When posting profits is ahead of posting parcels

Three cheers for Thunder Lane Post Office in Thorpe St Andrew, says Rachel Moore, who wonders why ot

Three cheers for Thunder Lane Post Office in Thorpe St Andrew, says Rachel Moore, who wonders why other branches (and banks too) aren't meeting their customers' needs. Photo: Archant library - Credit: Archant

Post offices that shut at lunchtime on Saturdays are not serving their customers' needs, says Rachel Moore. And as for banks...

On Saturday, I drove about 20 miles searching for a post office that was open after 1pm.

Finally, after two fruitless stops and an Internet search in a lay-by on the A47, I joined the queue at Thunder Lane Post Office, Thorpe St Andrew, which, for anyone else ever in the same desperate position to post a parcel after Saturday lunchtime, is open until 4pm.

A big shout-out to the staff there for serving their community, with Christmas jumpers and good humour too.

They had been rushed off their feet since they opened, the woman told me.

When I reached the front of the queue, there were at least six people waiting in line behind me. I never thought to ask if they had driven half an hour to find an open post office too or if it just happened to be a very busy post office, but there was definitely a need for that service on a Saturday afternoon in December.

It's bad form for other branches to shut at lunchtime.

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For full-time workers, Saturday is the day for jobs and chores. We want to post parcels on a Saturday afternoon, send back on-line shopping, buy foreign currency and all those other services we use it for

To offer workers just a half day to sort themselves out is a bit off, and part of the 'this service is designed to suit the organisation and staff and not the customer, so tough luck' culture.

It provides unique services so we need it to be open all day. It purports to be user-friendly. How? By closing on the busiest time of the week for other shops?

It would help if there were post offices close by in the communities we work but, as more in rural communities close, we end up playing 'hunt the post office'.

At least our village has managed to hang on to its Post Office, unlike the other Broadland village where I used to live, even if mine has decided to close now at 1pm on a Saturday rather than 3pm, which is why I was chasing around like a madwoman, making me half an hour late to meet friends.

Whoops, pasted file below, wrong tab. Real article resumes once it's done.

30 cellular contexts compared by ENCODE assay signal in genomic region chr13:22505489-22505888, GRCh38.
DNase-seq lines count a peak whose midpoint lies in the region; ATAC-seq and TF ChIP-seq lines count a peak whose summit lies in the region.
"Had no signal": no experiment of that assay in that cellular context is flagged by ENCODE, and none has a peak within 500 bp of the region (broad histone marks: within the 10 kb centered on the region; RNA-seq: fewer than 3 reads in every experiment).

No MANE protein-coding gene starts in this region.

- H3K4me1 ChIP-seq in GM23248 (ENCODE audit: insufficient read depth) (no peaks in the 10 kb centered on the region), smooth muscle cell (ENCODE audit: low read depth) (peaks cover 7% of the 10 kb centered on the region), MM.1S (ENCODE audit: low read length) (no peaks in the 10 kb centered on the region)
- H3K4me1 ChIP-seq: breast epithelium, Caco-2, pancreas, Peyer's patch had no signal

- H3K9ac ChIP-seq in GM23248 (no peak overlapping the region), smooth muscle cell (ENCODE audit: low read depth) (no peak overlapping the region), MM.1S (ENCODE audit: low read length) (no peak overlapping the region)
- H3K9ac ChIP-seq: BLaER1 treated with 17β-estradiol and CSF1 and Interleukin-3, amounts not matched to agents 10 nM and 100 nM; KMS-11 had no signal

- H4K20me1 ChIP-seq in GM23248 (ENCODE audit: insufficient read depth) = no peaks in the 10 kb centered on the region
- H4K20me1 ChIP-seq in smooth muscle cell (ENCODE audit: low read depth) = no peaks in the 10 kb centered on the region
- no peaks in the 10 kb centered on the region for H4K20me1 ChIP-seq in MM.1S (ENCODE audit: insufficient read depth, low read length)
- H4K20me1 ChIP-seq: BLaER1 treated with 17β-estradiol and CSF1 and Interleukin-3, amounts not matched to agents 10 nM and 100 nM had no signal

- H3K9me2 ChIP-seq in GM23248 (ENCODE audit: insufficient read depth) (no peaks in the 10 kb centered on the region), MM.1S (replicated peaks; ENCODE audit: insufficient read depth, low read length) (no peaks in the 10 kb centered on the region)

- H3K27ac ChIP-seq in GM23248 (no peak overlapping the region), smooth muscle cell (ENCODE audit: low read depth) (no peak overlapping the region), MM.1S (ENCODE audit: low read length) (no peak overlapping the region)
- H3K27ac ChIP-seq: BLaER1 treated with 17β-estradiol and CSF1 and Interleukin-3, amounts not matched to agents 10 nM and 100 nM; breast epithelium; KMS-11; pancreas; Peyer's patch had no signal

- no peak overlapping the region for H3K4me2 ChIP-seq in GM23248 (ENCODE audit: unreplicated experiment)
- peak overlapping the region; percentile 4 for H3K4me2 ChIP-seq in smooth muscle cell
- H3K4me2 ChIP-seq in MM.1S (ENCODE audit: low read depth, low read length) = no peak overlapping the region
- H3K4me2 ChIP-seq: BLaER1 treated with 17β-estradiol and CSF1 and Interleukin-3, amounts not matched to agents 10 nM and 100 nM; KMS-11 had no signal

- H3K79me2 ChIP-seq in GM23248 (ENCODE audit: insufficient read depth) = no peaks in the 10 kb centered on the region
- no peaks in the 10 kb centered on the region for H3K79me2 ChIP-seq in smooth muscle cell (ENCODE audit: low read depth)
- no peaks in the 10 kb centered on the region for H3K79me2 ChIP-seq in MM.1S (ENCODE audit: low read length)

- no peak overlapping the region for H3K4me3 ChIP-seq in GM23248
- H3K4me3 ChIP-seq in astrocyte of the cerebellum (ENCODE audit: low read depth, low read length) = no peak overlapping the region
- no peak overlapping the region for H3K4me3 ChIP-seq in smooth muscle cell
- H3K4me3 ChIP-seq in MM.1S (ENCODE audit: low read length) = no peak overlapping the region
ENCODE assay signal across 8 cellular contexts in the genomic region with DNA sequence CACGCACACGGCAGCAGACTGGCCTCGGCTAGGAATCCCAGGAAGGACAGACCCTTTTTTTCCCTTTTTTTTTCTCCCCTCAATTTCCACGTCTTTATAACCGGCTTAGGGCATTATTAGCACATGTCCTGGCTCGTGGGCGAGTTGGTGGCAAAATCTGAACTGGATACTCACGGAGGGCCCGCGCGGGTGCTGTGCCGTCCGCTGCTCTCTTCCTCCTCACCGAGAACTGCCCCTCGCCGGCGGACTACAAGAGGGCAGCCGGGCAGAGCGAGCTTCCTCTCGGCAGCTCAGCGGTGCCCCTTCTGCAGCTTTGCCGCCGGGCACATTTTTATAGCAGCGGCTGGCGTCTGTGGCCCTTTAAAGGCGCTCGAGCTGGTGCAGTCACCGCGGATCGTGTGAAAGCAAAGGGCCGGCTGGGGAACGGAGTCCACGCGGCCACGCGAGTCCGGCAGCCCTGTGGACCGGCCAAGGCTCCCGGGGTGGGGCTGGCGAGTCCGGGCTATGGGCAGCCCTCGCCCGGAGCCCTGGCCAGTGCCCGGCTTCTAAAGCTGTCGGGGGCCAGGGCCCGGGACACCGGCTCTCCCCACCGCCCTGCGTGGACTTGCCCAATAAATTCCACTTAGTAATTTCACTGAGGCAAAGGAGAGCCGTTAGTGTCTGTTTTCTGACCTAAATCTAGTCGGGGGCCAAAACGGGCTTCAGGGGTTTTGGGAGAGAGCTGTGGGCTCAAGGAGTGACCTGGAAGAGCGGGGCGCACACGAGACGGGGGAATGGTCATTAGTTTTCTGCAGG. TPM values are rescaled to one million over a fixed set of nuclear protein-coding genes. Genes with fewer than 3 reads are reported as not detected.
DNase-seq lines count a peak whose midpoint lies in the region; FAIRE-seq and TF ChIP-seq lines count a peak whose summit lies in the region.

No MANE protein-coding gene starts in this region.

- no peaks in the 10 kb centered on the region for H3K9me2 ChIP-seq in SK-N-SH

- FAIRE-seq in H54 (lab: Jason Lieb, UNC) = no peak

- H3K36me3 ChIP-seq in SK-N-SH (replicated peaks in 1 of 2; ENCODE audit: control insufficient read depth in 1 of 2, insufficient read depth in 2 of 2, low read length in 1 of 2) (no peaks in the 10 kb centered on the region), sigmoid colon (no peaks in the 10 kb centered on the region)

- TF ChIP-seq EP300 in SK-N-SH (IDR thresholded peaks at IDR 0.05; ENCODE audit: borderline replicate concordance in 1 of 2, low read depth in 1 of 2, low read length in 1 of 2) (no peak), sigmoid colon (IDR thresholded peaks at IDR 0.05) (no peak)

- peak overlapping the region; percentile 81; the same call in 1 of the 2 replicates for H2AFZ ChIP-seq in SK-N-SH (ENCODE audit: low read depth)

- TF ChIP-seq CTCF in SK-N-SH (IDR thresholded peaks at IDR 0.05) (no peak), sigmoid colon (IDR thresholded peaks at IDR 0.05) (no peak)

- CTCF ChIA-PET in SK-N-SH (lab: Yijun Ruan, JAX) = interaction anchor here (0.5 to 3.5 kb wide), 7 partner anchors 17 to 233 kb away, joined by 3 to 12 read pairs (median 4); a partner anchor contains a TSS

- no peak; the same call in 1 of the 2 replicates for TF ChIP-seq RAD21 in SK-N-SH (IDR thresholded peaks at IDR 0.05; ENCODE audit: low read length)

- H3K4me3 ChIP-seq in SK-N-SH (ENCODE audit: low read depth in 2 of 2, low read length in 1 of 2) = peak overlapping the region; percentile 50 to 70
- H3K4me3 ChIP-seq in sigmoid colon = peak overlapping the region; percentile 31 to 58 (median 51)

The Post Office might be more interested in big business than its face-to-face services but it should remember its roots. It needs its customers.

Banks too, in an increasingly competitive market place, are deserting their roots and effectively telling customers to stuff it. Embrace mobile banking or go elsewhere – but, as some towns will end up with no bank's physical presence, there's nowhere else to go.

Rural communities in Norfolk and Suffolk need small branches. Every time one closes, it damages that community.

NatWest announced it is to close six branches across Norfolk and Suffolk and 197 across the country because of the 'radical changes' in the way customers use its services.

Every time a bank branch closes, jobs are lost as well as valuable services, not just to residents, but to the businesses working hard to grow there and employ local people too.

We understand that 40% fewer people go into its branches. Business is dropping and staff need to be paid. I get that.

But its customers need a full service. Old people are the pay-in cheques over the counter generation, many have a deep suspicion of technology and on-line banking, if they can use computers at all.

They need to speak to someone face to face, to ask in person for their balance and transfers and withdraw money from person to person.

They don't have mobile phones so how can they do mobile banking?

Who's fighting the elderly person's corner within these banks? Who represents them in the many focus groups?

There are campaigns running for the first time to tackle loneliness among the elderly. Taking away community services that still gave them a sense of participating in the economy and business world and gave them purpose to their day is playing a large part in the increasing isolation and loneliness.

Bank managers of years gone by would be horrified at how customers are being served now. Progress isn't always good. Forgetting, or worse disregarding, what customers need is arrogant and short-sighted.

Bank branches are important for small businesses to flourish in communities too.

Move Your Money, a not-for-profit organisation that campaigns for a better banking system, says towns where the last remaining bank shuts experience a 104% drop in small business lending growth, ie pushing net lending negative.

Closures also tend to be in poorer communities. Analysis by Reuters showed that more than nine-tenths of branch closures have been in areas where the median household income is below the British average of £27,600.

Small businesses need a bank nearby. Pubs, for one, deal with a lot of cash transactions and need to be able to cash their takings locally.

Towns targeted for closure might just be dots on the map for top bosses at banks and the Post Office top bosses but their customers are real people who have been loyal to their service for years.

They are providing a vital lifeline to so many, who must not be ignored.